“We turn the page of peacekeeping in Haiti" – Under-Secretary-General for Peace Operations

“We turn the page of peacekeeping in Haiti" - Under-Secretary-General for Peace Operations
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UN peacekeeping chief Jean-Pierre Lacroix said on the last day of MINUJUSTH’s mandate, “we turn the page of peacekeeping in Haiti, but we are not closing the book on United Nations support” to the country.

Speaking to the Security Council today (15 Oct), Lacroix reiterated that the end of peacekeeping in Haiti marks the beginning of a new partnership between the country and the United Nations. He said it is an opportunity to ensure that the UN is providing the right support, at the right time, for the Haitian people.

However, Lacroix added that the people of Haiti are faced with a vicious cycle they have seen one too many times. Without a confirmed government, key tasks, such as the submission of the budget, and the organization of the legislative elections, remain stalled.

SOUNDBITE (English) Jean-Pierre Lacroix, Under-Secretary-General for Peacekeeping Operations, United Nations:
“The scenes of political violence in the Senate were deplorable, and the absence of a follow-up session did not allow for a democratic vote to determine the Senate’s position. Without a confirmed government, key tasks of the executive, such as the submission of the budget for the current year, remain stalled. As legislative elections cannot take place in the current political stalemate, the stage is set for an institutional vacuum at the beginning of next year, when the mandate of the Members of the Lower Chamber and at least one third of the Senate comes to an end.”

The Under-Secretary-General said the President’s call for national dialogue and the formation of a unity government has been viewed by the opposition as quote ‘too little, too late’. But he pointed out that making the departure of the President as a precondition for dialogue leaves little room for negotiation. Yet, the formation of such a government may well be providing a way forward to lasting political solutions that are desperately needed.

SOUNDBITE (English) Jean-Pierre Lacroix, Under-Secretary-General for Peacekeeping Operations, United Nations:
“The capacity and responsibility to emerge from this crisis, which risks undermining progress made over the last few years, is the responsibility of Haitians all political persuasions. Only their commitment to political dialogue good faith, their rejection of violence, and their willingness to seek out compromises can pave the way for finding solutions to address, through reforms, the deepest political and institutional roots of recurring instability in Haiti.”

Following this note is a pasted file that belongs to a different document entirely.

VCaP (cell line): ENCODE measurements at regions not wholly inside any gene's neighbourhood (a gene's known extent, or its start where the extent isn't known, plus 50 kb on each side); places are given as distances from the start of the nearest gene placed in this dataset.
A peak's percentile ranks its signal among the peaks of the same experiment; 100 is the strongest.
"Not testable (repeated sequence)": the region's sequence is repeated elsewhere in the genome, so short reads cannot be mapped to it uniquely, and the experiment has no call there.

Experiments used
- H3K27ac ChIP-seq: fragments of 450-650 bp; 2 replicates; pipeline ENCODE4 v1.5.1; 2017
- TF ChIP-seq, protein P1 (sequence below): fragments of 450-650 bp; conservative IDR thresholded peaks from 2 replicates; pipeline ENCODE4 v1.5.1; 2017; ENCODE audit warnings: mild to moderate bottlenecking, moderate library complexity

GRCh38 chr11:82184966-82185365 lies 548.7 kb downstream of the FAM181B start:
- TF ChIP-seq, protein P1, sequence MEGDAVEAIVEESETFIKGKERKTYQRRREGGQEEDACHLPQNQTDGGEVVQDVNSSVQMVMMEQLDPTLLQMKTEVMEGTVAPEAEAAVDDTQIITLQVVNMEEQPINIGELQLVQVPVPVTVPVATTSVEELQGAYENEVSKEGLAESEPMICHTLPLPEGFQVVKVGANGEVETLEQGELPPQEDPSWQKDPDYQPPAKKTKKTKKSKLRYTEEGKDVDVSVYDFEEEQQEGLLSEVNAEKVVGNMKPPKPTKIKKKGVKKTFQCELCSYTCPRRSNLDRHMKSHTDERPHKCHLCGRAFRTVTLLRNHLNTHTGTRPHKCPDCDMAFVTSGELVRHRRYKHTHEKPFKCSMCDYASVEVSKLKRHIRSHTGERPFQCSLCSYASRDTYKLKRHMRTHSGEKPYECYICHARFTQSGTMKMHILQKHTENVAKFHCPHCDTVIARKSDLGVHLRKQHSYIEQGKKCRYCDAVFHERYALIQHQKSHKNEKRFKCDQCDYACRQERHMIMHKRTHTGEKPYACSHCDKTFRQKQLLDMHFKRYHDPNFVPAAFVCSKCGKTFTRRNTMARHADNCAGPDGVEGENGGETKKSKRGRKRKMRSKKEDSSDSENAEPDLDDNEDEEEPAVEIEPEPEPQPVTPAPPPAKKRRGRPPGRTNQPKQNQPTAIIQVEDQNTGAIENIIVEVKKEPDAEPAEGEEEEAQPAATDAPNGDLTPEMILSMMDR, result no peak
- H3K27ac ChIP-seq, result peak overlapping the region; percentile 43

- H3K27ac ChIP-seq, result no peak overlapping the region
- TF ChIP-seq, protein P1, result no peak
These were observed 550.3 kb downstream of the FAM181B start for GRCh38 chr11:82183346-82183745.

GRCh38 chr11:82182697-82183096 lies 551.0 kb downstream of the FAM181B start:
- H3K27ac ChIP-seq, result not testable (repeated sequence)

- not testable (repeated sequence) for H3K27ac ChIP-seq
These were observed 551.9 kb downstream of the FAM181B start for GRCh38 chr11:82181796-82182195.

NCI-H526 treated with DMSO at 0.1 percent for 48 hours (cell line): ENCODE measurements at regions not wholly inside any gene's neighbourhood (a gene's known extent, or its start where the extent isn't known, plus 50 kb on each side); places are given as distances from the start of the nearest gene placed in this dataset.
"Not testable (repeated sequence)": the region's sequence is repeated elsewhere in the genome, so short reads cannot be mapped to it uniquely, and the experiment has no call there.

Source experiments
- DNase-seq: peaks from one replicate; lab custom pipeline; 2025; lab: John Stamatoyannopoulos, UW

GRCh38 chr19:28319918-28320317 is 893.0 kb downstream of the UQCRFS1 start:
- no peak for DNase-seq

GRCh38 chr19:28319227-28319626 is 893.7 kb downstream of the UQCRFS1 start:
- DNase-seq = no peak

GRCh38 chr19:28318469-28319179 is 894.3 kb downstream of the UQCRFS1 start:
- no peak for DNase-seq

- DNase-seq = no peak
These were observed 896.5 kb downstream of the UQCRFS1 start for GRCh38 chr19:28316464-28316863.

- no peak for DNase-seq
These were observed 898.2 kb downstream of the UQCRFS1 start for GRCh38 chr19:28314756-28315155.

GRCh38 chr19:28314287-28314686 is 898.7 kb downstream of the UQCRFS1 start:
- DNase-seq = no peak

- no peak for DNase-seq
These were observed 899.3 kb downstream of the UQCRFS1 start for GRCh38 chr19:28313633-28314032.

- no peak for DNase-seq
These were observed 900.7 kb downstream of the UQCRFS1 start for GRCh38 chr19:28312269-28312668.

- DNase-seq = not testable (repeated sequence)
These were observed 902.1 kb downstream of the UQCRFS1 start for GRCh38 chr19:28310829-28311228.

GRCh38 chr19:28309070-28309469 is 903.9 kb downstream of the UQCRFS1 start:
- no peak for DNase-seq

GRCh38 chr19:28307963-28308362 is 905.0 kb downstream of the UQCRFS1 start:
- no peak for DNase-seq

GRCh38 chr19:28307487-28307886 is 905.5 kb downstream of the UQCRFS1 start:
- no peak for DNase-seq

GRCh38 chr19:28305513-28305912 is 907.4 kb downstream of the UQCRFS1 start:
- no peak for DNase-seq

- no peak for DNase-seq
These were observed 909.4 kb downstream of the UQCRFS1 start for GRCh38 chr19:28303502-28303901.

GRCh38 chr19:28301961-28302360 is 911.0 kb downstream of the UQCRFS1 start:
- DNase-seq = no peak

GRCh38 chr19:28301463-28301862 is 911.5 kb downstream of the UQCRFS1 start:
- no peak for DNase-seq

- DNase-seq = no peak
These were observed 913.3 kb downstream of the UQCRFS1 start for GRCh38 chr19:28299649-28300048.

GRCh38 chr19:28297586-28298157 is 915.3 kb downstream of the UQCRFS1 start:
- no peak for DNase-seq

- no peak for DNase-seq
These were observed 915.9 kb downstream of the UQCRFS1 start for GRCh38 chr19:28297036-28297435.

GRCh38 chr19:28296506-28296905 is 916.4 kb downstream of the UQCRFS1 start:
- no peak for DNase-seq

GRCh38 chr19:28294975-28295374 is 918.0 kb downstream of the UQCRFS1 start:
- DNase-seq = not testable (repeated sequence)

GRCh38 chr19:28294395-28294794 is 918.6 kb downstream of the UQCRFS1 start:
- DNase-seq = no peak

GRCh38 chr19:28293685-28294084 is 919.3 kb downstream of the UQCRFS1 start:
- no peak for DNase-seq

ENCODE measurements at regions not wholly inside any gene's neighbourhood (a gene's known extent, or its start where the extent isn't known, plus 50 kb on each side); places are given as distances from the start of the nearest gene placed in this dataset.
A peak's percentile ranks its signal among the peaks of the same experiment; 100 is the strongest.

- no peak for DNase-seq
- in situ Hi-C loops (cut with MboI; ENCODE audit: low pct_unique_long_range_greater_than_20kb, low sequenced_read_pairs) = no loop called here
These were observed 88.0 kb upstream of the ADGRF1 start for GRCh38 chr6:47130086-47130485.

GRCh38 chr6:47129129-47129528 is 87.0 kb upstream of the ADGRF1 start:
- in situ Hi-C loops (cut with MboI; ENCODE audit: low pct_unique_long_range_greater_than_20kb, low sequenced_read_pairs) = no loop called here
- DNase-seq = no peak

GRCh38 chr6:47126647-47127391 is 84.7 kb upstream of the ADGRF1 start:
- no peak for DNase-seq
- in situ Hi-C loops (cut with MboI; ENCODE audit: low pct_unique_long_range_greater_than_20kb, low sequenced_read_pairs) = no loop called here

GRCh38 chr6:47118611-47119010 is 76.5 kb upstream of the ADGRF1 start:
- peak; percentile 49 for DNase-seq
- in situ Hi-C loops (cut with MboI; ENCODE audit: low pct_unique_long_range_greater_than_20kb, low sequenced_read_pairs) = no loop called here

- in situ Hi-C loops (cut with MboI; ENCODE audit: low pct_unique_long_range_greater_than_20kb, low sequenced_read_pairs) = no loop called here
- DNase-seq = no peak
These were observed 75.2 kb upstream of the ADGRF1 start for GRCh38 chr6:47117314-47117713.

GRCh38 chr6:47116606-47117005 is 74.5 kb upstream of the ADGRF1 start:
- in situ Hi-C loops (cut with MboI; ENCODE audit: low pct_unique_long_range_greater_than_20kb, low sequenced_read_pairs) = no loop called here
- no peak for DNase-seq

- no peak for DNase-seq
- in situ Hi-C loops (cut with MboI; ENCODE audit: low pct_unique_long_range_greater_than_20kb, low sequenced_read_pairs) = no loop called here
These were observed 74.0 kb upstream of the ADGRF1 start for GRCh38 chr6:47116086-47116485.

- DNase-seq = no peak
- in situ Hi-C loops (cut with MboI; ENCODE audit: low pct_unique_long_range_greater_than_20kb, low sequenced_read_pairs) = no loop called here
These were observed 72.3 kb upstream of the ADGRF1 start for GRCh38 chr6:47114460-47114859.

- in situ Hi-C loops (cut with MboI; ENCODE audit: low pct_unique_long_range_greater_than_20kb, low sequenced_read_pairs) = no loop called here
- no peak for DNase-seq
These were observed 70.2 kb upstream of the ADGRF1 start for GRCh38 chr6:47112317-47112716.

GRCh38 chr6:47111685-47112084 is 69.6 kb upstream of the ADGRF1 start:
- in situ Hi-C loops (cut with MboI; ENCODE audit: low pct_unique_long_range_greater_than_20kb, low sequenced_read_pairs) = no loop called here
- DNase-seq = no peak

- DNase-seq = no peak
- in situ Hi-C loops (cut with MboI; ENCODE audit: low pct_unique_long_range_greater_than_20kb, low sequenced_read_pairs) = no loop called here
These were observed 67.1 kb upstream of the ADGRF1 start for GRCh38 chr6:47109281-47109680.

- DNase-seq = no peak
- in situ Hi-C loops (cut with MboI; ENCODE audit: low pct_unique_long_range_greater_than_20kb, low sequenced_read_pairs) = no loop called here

Lacroix SAID The unfolding crisis, in all its dimensions, is also a powerful reminder of the interlinkages between peace, security and development. He said, “Lasting stability must be anchored in sustainable development. Turning that principle into practice has proved to be challenging in Haiti.”

Turning to progress achieved in the past 15 years, Lacroix mentioned – among other things – the UN’s support to the justice system and the development of the Haitian National Police, which has led to an almost 50 per cent reduction in the homicide rate. Today, all of Haiti’s communes have full time national police presence. The number of officers has grown from 2,500 in 2004 to 15,400 today.

Haitian ambassador Patrick Saint-Hilaire said his country was facing a multidimensional crisis, adding that some would consider that the closing of the UN’s peacekeeping mission in the country was taking place at the height of the crisis and amid increasing uncertainty. He said the UN must continue to comprehensively the main factors creating the Haitian crisis in order to contribute to lasting solutions.

SOUNDBITE (French) Patrick Saint-Hilaire, Charge d’Affaires of the Permanent Mission of Haiti to the United Nations:
“The resources put in place have not yet raised to the level of the challenges. It is important that the global organization, inspired by development agenda for 2030, redouble its efforts in Haiti within the framework of the priorities defined by the national authorities, and that action must be based on three pillars: peace and security, human rights and sustainable development.”

Saint-Hilaire said Haitian President Jovenel Moïse was fully aware of the delicate political situation in the country and its adverse consequences on all aspects of life. He said that the country could only overcome the current crisis through a real dialogue.